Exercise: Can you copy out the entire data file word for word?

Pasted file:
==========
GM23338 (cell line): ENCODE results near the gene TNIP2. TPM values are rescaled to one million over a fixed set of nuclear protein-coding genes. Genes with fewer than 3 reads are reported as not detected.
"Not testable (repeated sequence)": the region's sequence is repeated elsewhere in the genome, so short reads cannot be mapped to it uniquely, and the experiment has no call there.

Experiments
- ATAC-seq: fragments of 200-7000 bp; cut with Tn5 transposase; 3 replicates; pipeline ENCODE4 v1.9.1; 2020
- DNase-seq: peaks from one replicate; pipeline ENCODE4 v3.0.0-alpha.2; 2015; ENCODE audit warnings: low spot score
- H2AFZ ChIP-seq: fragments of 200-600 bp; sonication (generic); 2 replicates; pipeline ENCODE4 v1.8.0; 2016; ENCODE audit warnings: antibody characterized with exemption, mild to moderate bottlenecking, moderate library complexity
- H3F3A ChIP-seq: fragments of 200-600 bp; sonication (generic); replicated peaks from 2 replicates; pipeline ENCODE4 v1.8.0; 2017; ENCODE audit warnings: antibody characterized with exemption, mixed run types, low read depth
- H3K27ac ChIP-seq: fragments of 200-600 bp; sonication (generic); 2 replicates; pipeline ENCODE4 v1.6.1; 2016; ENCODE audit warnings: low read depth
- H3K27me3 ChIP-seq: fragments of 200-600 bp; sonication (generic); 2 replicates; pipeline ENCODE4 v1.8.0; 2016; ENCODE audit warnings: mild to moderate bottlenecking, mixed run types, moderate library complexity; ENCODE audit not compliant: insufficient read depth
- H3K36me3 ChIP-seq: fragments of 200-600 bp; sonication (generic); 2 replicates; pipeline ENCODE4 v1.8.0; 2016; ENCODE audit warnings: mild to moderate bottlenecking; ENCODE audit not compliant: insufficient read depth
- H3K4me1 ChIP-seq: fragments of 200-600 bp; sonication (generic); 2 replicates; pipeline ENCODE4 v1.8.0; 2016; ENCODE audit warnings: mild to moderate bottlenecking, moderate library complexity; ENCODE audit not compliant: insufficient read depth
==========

GM23338 (cell line): ENCODE results near the gene TNIP2. TPM values are rescaled to one million over a fixed set of nuclear protein-coding genes. Genes with fewer than 3 reads are reported as not detected.
"Not testable (repeated sequence)": the region's sequence is repeated elsewhere in the genome, so short reads cannot be mapped to it uniquely, and the experiment has no call there.

Experiments
- ATAC-seq: fragments of 200-7000 bp; cut with Tn5 transposase; 3 replicates; pipeline ENCODE4 v1.9.1; 2020
- DNase-seq: peaks from one replicate; pipeline ENCODE4 v3.0.0-alpha.2; 2015; ENCODE audit warnings: low spot score
- H2AFZ ChIP-seq: fragments of 200-600 bp; sonication (generic); 2 replicates; pipeline ENCODE4 v1.8.0; 2016; ENCODE audit warnings: antibody characterized with exemption, mild to moderate bottlenecking, moderate library complexity
- H3F3A ChIP-seq: fragments of 200-600 bp; sonication (generic); replicated peaks from 2 replicates; pipeline ENCODE4 v1.8.0; 2017; ENCODE audit warnings: antibody characterized with exemption, mixed run types, low read depth
- H3K27ac ChIP-seq: fragments of 200-600 bp; sonication (generic); 2 replicates; pipeline ENCODE4 v1.6.1; 2016; ENCODE audit warnings: low read depth
- H3K27me3 ChIP-seq: fragments of 200-600 bp; sonication (generic); 2 replicates; pipeline ENCODE4 v1.8.0; 2016; ENCODE audit warnings: mild to moderate bottlenecking, mixed run types, moderate library complexity; ENCODE audit not compliant: insufficient read depth
- H3K36me3 ChIP-seq: fragments of 200-600 bp; sonication (generic); 2 replicates; pipeline ENCODE4 v1.8.0; 2016; ENCODE audit warnings: mild to moderate bottlenecking; ENCODE audit not compliant: insufficient read depth
- H3K4me1 ChIP-seq: fragments of 200-600 bp; sonication (generic); 2 replicates; pipeline ENCODE4 v1.8.0; 2016; ENCODE audit warnings: mild to moderate bottlenecking, moderate library complexity; ENCODE audit not compliant: insufficient read depth